More jobs through better training and private sector promotion
Title: Promoting employment and private sector development in Libya
Commissioned by: Federal Ministry for Economic Cooperation and Development (BMZ)
Lead executing agency: Ministry of Labour and Rehabilitation (MoLR)
Overall term: 2018 to 2022
Libya continues to remain unstable despite international efforts to support political consensus in the country. The internationally recognised Government of National Accord is severely limited in its ability to act. There is barely any money available for ongoing expenditure and investments.
The economic situation in Libya is dire. The country has one of the highest unemployment rates in the world – about half of all young people and a quarter of women are unemployed. There are hardly any small or medium-sized enterprises, as Libya has had a centrally planned economy. There is overemployment in the public sector i.e. in agencies close to the state. Young people, in particular, who are entering the labour market are therefore unable to find employment.
People benefit from a stronger private sector and improved training opportunities. This increases employment and income for many Libyans.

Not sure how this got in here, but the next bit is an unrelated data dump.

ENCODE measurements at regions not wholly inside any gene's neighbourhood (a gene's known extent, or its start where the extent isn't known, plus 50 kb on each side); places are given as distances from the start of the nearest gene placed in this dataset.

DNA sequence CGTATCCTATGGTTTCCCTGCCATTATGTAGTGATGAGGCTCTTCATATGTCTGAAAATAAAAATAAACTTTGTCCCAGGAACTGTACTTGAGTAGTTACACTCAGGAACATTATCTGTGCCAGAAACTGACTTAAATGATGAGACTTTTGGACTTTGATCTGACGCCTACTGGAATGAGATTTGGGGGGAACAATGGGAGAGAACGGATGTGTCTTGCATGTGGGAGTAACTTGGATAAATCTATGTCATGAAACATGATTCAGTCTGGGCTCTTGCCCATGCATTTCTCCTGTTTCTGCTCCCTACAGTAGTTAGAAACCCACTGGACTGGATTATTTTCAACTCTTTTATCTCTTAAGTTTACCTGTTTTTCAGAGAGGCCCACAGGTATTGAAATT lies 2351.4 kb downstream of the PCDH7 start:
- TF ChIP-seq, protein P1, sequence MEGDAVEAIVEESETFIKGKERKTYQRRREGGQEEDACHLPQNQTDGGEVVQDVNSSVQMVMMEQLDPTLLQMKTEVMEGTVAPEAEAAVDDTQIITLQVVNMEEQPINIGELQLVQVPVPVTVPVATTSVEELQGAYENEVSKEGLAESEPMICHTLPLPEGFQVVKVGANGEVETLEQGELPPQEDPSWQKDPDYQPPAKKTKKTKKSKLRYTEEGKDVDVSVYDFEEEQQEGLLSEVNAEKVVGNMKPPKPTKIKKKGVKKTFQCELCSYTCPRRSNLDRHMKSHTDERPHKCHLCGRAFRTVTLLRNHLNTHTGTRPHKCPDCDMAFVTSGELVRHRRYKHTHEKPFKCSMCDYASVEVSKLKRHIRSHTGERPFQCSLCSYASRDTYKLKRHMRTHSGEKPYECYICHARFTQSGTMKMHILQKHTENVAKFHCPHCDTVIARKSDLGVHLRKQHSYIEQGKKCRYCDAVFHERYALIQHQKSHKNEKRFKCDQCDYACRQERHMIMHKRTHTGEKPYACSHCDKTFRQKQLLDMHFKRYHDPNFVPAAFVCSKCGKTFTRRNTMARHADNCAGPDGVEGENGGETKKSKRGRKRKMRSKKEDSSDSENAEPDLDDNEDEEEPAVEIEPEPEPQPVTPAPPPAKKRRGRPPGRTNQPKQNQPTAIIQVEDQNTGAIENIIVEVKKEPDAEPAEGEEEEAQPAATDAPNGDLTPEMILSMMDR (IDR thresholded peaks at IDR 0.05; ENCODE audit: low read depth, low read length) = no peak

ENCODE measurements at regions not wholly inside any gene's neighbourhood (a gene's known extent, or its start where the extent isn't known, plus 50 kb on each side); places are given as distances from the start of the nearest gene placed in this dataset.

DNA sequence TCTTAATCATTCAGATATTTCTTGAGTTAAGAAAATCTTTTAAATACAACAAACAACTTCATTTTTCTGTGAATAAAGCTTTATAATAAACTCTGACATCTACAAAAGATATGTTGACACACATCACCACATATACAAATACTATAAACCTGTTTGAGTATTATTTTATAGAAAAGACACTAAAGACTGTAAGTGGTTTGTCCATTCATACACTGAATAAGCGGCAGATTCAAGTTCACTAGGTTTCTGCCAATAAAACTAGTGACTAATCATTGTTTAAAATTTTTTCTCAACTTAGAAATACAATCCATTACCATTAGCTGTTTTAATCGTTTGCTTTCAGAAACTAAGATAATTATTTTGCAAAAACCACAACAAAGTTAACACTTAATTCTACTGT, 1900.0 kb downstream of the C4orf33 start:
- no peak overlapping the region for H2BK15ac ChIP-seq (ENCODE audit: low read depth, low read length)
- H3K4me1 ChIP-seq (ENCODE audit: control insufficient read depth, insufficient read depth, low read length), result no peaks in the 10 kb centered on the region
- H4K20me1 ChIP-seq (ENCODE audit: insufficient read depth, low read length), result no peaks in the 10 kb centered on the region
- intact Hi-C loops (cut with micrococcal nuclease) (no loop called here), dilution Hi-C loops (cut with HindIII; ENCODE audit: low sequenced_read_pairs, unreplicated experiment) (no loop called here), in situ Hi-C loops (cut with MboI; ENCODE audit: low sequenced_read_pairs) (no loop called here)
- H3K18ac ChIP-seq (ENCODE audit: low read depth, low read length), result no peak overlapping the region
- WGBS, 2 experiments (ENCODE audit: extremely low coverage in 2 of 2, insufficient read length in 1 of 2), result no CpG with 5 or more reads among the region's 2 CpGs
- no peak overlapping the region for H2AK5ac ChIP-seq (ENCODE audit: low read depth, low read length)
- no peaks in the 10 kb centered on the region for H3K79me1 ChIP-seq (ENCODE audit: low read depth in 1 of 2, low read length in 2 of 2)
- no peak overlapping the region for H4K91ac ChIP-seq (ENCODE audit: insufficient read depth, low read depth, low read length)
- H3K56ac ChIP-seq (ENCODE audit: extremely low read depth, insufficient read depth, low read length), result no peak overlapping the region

The project creates employment and income opportunities, especially for young people. GIZ and its partners also address disadvantaged groups such as internally displaced people (IDPs), the war-disabled and women. Approaches, which have proved successful in selected municipalities, are to be transferred to other towns, cities and the national level.
The project promotes the development of private enterprises. On behalf of the Federal Government, GIZ provides training and coaching in entrepreneurial activities or in setting up a business. The offers are aimed particularly at start-ups and small businesses. GIZ also promotes the development of local networks to promote business.
For example, the project supports the Association for the Development of Libyan Women Entrepreneurs in building up knowledge, competences and skills (capacity building). On this basis, the Association will in future advise female entrepreneurs from the food processing industry on product development, hygiene or packaging so that they can expand their market.
The project also improves worker training – especially in areas with growth potential such as the manufacturing industry, renewable energies, information technology, electrical engineering/electronics or construction. To this end, teachers are trained in order to increase the range of training on offer and improve the quality of teaching.
Trained trainers will provide short-term training courses as part of state professional development programmes. For example, women can learn how to manufacture textiles with modern industrial machines. The project will therefore equip the MoLR training centre with machinery for this purpose.
A group of Libyan specialists was trained in the installation, operation and repair of machinery. This training course should result in a national training course for machine maintenance.
As there is a serious shortage of nursing staff in Libya, the project is examining approaches for improved training in the health sector.